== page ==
The Schitt’s model offers interesting possibilities for the awards shows that will follow. A vaccine probably won’t be ready by the time the Golden Globes roll around in the winter, and the Hollywood Foreign Press Association won’t want a repeat of the 2010 ceremony that was canceled due to the 2009 WGA strike. The booziest of the awards ceremonies, the HFPA and broadcaster NBC could set up parties for its nominated films and series – perhaps within the Beverly Hilton itself – with champagne free-flowing early to loosen the winners up and give us those wonderfully tipsy moments that we love. Same for the the SAG Awards, but more serious: they are a celebration of actors as a community, and organizing separate actors-focused communes feels on-brand.

Zendaya 2020 Emmys
Zendaya at the 2020 Emmys (courtesy: ABC)

And what about the Oscars, the sun that these planetary ceremonies orbit? While I’m sure members of the AMPAS board are lighting prayer candles nightly in support of a vaccine, Hollywood’s biggest night will probably bear more than a passing resemblance to its cousin. What the Oscars producers have that the Emmy producers didn’t was time. The ceremony was pushed back to April of next year to afford studios more time to introduce their contenders, and they would be remiss not to use the extra time to their advantage. That means figuring out how to preserve the ceremony’s prestige and glamour when packing the Dolby Theatre is still a public health violation. That won’t be found in Tom Hanks’ living room, no matter how well-decorated it may be.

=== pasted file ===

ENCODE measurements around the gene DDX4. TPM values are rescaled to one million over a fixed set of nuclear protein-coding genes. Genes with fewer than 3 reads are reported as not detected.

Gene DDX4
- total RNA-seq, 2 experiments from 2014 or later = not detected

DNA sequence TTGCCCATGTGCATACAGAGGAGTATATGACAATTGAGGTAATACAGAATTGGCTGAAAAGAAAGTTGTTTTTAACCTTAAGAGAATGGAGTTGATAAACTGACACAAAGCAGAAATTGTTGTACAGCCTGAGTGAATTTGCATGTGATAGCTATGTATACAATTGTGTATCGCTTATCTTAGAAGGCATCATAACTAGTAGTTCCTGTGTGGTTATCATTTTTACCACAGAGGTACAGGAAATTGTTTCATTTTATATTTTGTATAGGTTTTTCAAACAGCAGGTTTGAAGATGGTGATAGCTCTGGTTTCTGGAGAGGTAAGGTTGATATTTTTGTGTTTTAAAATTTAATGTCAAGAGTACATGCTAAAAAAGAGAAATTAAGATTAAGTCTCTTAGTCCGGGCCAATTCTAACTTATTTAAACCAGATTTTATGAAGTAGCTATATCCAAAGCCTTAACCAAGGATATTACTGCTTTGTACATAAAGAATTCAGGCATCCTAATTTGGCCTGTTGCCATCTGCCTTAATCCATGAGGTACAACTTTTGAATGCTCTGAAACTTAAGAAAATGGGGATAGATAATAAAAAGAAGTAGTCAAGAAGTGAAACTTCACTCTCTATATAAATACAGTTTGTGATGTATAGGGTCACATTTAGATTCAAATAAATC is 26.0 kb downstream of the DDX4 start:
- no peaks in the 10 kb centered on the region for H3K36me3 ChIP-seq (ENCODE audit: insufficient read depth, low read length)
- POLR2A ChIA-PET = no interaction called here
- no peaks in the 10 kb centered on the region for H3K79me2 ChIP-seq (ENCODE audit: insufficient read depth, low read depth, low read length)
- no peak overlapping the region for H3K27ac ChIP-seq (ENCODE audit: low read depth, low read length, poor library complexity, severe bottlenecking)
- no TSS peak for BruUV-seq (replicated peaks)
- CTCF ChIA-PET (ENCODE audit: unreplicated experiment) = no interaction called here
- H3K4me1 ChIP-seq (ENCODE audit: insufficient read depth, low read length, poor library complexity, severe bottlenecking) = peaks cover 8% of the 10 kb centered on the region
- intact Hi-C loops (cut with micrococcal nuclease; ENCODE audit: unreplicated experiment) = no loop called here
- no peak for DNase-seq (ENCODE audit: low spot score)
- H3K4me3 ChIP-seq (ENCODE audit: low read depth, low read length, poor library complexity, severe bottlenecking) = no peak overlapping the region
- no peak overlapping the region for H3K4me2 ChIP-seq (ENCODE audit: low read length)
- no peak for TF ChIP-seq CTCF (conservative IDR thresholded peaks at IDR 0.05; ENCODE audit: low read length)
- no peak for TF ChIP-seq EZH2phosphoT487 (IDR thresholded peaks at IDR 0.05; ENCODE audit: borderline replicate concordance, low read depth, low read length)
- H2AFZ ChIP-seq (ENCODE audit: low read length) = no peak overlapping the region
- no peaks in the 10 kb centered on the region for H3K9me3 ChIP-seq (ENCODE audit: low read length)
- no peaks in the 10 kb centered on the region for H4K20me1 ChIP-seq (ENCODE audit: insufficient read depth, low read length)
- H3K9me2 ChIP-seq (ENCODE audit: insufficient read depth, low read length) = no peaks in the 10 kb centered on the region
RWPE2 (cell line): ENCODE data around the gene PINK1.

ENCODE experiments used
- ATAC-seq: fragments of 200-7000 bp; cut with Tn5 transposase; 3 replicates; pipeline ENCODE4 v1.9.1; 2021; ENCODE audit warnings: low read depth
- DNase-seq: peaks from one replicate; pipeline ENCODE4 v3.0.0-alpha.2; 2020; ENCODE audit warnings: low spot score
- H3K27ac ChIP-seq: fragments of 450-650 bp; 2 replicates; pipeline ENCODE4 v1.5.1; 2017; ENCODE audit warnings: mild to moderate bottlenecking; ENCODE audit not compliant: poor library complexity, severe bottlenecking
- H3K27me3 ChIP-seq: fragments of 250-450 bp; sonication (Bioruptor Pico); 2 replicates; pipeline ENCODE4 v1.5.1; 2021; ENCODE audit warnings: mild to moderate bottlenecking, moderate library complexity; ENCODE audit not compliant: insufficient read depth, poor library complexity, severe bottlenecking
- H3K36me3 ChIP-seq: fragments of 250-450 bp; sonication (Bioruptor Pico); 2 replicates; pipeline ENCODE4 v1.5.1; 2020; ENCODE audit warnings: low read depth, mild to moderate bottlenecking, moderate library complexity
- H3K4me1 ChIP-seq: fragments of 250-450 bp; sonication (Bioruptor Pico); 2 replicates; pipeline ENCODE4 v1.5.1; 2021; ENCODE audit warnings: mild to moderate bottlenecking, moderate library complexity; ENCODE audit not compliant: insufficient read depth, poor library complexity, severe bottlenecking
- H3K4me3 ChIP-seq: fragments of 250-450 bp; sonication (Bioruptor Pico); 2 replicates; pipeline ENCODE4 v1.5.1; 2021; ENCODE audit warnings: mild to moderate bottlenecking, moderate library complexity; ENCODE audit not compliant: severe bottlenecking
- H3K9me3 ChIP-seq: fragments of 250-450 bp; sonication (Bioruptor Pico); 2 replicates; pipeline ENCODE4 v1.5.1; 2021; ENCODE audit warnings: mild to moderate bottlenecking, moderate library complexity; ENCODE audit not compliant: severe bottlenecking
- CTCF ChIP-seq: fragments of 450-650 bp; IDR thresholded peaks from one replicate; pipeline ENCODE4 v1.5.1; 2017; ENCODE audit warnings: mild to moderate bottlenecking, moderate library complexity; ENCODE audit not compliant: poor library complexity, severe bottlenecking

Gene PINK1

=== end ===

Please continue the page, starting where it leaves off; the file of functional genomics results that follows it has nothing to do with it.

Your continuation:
The Academy’s best bet is to follow Schitt’s Creek’s lead, setting up glitzy watch parties for its nominated films and handing the awards out there (hazmat suits optional). While definitely not a normal ceremony, a socially-distant Oscars will at least attempt an acceptable imitation. The logistics and minute details will be difficult, and it might even be more expensive, but it’s a worthy investment of time, energy, money, and compromise, especially when the Academy needs to prove its relevance more than ever.

Of all the surprises that the 2020 Emmys offered, who would’ve guessed that a little Canadian show would lead the way to the near-future of the Hollywood award ceremony?